Attitudes toward marijuana use in the United States have changed considerably in the past few decades. According to Gallup polls, the percentage of adults that support marijuana legalization has increased from only 12 percent in 1969 to 58 percent in 2015. State regulations have also shifted in response to these changing attitudes. Possession of small amounts of marijuana has been decriminalized in 21 states, and over the past two decades 20 states have legalized medical marijuana (MML). In the past four years alone, voters in four states (and Washington, D.C.) legalized recreational marijuana (RML), while voters in an additional four states (out of a possible five) voted to legalize recreational marijuana in the November 2016 elections.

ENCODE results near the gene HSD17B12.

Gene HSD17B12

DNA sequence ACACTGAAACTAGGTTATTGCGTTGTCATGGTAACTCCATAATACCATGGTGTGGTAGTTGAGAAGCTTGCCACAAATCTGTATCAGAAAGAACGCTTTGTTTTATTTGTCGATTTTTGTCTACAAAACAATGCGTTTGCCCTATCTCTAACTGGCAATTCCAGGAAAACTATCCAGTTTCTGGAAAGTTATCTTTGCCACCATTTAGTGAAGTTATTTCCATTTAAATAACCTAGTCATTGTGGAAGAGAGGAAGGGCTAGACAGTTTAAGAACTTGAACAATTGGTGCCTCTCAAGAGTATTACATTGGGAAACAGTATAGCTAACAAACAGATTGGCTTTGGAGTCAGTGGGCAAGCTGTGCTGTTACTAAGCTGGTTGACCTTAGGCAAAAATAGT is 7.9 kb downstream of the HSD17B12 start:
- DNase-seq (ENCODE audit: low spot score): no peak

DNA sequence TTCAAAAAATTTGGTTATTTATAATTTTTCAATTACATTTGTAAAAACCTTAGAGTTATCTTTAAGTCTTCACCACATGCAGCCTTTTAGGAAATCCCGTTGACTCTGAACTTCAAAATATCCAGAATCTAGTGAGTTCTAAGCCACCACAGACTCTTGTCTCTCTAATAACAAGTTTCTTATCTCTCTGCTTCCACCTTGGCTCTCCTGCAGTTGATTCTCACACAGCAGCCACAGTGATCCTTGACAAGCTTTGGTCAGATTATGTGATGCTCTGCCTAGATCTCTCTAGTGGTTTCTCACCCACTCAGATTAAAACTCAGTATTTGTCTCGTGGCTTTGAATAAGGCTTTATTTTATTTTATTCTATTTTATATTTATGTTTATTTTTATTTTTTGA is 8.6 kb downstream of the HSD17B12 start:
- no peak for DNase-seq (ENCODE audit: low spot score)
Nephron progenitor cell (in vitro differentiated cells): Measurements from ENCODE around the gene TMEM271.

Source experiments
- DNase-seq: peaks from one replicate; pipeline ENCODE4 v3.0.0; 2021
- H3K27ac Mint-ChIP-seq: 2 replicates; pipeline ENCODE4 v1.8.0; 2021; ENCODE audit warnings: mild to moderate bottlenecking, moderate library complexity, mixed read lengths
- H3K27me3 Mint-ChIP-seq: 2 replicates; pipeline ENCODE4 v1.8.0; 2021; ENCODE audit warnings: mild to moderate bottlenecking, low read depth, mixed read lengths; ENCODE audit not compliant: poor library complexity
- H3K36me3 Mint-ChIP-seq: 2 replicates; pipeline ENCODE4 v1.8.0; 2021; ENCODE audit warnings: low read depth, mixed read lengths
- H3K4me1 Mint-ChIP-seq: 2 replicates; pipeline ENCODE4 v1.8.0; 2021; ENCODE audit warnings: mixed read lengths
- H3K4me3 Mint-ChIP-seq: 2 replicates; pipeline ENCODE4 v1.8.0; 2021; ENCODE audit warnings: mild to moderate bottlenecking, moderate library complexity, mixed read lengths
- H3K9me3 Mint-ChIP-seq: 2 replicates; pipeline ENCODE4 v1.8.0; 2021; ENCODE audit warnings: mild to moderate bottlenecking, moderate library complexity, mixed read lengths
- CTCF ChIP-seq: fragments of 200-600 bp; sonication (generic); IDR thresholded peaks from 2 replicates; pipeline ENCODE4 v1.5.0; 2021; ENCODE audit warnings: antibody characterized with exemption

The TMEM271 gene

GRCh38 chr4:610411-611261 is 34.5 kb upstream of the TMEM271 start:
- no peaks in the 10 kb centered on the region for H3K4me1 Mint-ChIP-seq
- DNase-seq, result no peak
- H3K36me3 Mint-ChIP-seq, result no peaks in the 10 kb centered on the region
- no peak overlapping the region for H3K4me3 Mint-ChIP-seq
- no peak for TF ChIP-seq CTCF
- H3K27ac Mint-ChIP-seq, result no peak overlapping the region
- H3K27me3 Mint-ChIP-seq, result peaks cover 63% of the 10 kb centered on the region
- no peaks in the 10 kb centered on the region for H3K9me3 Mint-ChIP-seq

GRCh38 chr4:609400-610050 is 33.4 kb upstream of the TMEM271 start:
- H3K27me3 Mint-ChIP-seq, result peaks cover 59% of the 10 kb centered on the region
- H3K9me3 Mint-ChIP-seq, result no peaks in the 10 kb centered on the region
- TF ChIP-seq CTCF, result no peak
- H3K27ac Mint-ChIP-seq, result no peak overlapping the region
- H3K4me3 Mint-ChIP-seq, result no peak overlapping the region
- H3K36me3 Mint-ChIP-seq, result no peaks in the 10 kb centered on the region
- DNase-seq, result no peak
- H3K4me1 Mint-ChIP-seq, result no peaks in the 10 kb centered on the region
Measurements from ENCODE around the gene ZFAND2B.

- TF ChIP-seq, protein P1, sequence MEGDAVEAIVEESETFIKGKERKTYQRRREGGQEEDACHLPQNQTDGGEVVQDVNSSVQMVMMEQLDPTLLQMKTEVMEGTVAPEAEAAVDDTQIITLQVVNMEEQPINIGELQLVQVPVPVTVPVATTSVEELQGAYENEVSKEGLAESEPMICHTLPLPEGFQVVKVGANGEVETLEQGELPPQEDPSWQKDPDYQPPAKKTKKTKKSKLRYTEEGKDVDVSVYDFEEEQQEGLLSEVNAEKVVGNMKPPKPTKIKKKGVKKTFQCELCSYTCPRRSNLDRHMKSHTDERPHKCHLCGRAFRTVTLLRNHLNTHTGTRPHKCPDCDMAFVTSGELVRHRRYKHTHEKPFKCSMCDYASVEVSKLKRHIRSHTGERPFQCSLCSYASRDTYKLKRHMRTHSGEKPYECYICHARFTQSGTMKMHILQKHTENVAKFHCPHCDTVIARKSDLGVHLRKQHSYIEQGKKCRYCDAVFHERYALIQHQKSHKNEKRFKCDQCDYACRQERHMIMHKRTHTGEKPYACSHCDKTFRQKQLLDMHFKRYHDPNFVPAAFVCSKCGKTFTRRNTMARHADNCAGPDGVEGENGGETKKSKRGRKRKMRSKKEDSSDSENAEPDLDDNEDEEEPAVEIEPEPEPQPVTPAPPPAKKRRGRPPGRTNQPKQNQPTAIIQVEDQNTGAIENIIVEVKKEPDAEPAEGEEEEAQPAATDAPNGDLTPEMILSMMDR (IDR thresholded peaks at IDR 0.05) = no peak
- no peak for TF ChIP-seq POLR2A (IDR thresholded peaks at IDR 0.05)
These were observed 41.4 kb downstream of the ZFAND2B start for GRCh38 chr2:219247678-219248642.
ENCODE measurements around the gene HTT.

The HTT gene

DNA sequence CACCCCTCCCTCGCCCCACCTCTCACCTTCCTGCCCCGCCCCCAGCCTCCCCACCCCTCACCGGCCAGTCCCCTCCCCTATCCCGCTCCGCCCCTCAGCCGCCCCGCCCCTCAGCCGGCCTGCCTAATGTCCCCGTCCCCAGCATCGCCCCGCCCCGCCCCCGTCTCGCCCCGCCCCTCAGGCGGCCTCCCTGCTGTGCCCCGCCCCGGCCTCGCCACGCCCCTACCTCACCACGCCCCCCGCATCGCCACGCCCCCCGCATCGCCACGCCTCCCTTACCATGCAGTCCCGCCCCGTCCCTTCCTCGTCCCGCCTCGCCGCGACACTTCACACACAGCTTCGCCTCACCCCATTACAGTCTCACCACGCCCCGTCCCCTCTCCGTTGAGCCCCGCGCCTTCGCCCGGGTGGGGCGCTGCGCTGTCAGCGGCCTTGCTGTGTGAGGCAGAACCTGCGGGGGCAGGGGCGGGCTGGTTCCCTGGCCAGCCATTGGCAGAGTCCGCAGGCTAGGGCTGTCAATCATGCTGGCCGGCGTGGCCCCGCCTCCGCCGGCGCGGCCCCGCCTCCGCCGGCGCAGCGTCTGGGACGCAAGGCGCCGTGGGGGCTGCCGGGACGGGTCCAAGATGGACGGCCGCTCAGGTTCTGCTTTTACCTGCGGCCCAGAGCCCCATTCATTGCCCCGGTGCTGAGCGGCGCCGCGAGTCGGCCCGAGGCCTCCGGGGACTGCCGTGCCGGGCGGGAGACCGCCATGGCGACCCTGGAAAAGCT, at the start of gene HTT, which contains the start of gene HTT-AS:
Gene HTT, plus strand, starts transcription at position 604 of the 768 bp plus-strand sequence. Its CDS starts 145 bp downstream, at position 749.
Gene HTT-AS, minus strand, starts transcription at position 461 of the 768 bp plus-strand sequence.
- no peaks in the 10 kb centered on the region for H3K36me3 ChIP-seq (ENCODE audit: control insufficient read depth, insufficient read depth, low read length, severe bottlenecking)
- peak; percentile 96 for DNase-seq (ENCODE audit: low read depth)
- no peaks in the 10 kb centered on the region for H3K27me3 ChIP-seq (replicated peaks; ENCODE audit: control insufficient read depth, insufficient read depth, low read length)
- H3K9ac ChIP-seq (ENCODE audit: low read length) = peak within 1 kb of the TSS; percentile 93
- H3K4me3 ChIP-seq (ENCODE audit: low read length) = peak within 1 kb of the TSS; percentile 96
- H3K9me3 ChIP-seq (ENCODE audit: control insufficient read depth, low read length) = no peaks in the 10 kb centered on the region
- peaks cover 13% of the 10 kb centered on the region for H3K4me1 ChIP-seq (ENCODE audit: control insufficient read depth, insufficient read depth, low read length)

Voters, policymakers, and economists are interested in the ways in which legalizing recreational marijuana affects communities. Despite the interest in the subject, the effects of RML are not well understood at this point because only a handful of states have legalized recreational marijuana, and all of them within the past four years. Thus, RML remains a controversial issue at least in part because of a lack of data and empirical evidence about its effects. A primary concern of opponents is that legalizing retail marijuana will increase crime in local communities. For example, making recreational marijuana legal may lead to higher rates of driving under the influence, increased theft, and elevated crime rates. Another concern is that legalization will increase use and abuse of marijuana and other drugs, particularly among children. On the other hand, legalizing recreational marijuana may have positive effects on a community. RML may be accompanied by a decrease in alcohol use if marijuana is a substitute for alcohol. If the negative externalities of alcohol exceed those of marijuana, legalization may have a net positive effect. Additionally, by bringing black‐market economic activity into legal markets, RML may even reduce drug‐related crime. RML may also increase local governments’ tax receipts, enabling governments to provide greater services. Thus, the net impact of RML on local communities remains an empirical question.